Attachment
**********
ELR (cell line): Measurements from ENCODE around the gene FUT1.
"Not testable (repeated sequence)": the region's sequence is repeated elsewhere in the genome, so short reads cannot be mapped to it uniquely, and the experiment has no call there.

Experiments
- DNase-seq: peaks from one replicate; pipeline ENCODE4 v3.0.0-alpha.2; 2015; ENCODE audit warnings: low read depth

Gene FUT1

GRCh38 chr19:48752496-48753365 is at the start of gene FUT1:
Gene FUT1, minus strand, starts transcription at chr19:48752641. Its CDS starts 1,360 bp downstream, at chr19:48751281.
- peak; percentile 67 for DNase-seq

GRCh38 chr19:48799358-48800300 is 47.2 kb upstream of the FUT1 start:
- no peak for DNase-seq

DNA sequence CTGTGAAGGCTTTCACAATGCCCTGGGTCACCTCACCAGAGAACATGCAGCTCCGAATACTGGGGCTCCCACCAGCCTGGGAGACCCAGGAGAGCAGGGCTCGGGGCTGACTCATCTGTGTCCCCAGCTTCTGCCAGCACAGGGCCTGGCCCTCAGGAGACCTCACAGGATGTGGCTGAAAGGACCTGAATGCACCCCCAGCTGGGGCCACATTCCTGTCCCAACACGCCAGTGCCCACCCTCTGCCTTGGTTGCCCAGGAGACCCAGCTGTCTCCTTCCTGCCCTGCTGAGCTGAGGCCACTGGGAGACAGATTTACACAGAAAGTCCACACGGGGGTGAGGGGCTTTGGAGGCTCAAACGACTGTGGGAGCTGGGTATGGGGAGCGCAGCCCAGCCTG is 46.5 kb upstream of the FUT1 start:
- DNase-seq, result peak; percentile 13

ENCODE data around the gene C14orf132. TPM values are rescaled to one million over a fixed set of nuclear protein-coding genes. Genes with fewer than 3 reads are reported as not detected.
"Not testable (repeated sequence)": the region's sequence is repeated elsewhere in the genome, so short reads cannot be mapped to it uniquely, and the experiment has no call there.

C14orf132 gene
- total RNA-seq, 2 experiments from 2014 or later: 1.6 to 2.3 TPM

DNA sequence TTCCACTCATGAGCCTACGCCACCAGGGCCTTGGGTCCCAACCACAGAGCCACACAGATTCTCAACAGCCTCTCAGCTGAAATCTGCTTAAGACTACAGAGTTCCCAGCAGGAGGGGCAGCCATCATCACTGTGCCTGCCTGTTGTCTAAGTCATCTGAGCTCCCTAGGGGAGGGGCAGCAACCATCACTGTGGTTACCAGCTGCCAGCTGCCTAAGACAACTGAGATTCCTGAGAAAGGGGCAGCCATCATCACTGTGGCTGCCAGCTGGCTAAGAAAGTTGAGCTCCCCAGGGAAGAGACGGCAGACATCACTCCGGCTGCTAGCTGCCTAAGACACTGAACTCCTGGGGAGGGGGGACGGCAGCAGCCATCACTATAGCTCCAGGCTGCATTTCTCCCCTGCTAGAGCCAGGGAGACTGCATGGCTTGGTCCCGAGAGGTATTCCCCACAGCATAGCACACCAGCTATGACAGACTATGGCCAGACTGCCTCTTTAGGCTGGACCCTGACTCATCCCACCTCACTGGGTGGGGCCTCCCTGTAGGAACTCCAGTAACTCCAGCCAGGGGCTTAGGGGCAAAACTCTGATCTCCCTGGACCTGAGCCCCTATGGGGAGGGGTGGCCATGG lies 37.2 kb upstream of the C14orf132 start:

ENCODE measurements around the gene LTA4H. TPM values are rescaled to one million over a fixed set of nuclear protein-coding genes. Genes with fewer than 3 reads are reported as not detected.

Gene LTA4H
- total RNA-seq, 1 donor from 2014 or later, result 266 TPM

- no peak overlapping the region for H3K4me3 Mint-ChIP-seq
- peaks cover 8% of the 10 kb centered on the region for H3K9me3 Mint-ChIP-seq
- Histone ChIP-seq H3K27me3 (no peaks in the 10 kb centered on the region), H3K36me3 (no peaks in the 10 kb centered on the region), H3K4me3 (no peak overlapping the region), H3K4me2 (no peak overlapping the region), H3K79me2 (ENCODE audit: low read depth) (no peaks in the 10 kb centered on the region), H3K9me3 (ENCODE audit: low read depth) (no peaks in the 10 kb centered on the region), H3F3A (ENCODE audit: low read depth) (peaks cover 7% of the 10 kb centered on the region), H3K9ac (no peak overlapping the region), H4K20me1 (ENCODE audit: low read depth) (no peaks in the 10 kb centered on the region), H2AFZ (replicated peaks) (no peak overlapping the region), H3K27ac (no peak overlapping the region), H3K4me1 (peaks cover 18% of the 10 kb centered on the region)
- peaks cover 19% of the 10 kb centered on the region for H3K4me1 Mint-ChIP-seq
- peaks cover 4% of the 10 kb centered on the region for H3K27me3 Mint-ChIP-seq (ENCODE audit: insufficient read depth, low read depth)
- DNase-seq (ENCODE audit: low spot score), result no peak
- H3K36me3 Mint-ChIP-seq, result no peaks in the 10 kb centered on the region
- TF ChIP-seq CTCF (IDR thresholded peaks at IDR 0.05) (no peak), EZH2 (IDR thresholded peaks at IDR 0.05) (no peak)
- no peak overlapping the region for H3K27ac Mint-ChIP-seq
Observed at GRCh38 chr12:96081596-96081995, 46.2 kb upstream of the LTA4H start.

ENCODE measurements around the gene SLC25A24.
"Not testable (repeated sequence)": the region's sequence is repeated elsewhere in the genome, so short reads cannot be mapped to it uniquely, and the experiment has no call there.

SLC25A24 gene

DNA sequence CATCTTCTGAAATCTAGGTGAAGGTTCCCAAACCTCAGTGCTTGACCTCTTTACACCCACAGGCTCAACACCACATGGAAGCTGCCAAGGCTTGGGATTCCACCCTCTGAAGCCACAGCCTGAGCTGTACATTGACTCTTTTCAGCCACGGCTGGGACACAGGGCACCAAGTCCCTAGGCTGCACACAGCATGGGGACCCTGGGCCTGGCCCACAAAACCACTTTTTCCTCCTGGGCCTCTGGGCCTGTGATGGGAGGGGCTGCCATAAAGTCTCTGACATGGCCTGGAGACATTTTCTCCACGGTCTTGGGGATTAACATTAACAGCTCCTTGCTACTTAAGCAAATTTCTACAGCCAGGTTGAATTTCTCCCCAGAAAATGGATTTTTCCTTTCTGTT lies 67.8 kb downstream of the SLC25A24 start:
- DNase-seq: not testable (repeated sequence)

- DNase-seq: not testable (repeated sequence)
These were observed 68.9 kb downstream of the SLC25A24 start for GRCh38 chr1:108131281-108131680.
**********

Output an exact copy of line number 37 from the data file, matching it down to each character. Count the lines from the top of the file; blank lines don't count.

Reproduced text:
These were observed 68.9 kb downstream of the SLC25A24 start for GRCh38 chr1:108131281-108131680.